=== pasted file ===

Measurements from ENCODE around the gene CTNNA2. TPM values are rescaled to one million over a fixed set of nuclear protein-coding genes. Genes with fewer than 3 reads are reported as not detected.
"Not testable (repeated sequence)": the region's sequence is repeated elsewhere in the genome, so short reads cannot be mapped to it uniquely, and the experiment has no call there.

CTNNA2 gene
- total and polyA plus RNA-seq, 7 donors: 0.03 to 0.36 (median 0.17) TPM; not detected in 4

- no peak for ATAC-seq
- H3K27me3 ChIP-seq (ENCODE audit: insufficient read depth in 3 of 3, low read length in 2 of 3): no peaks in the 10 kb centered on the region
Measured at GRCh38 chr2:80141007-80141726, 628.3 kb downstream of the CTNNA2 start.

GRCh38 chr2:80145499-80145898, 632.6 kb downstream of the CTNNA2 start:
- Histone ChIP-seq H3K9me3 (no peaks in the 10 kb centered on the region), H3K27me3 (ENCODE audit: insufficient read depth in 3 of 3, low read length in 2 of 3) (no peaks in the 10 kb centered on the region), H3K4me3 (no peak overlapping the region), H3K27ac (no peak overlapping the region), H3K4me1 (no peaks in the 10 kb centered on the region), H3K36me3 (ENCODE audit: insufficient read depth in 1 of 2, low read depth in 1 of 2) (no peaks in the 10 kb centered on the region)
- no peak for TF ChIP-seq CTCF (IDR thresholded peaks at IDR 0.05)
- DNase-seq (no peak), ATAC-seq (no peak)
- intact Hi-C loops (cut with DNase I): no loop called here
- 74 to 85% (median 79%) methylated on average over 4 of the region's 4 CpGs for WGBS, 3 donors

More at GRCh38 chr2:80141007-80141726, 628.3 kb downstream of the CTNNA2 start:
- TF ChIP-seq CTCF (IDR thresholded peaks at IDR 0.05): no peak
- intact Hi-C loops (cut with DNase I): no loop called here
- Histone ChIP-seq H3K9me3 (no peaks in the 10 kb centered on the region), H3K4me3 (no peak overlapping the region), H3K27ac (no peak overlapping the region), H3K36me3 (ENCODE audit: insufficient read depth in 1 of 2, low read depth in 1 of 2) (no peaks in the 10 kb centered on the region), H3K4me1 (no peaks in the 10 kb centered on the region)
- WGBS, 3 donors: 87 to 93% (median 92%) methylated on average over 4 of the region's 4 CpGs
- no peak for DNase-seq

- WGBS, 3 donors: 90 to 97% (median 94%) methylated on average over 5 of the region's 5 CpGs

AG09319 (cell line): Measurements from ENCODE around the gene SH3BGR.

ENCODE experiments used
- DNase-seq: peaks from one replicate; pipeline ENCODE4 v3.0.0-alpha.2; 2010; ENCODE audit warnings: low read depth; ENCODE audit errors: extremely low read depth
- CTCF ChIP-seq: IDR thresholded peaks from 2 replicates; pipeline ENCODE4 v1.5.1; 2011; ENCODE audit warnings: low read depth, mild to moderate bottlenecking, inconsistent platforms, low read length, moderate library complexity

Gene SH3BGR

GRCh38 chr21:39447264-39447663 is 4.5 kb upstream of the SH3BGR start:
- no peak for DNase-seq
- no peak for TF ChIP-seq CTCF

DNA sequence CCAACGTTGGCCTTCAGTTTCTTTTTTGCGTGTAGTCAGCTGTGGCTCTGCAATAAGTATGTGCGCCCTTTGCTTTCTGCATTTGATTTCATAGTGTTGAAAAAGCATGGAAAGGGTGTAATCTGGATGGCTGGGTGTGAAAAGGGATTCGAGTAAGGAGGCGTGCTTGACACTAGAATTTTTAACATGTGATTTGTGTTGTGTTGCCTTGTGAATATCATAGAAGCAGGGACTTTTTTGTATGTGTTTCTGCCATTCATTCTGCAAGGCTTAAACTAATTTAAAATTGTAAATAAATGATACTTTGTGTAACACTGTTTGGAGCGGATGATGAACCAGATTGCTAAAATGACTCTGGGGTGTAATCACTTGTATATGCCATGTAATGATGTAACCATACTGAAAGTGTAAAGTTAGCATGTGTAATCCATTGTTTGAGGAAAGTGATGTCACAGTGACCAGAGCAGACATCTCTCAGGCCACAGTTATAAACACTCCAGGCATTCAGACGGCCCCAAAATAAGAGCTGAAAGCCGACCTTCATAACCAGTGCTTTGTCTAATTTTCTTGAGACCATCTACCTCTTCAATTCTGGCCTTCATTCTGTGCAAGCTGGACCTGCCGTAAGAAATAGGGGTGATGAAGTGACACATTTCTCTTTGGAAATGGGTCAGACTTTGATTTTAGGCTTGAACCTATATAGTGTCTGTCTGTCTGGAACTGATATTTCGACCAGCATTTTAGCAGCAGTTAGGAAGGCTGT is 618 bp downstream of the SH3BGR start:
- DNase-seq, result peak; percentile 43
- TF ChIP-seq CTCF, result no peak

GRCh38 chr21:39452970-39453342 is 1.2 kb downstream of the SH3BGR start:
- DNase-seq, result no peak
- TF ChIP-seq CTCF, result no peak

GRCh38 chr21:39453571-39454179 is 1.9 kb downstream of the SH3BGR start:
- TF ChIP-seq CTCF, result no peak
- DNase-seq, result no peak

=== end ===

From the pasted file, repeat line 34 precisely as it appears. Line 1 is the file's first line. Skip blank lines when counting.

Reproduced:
- TF ChIP-seq CTCF, result no peak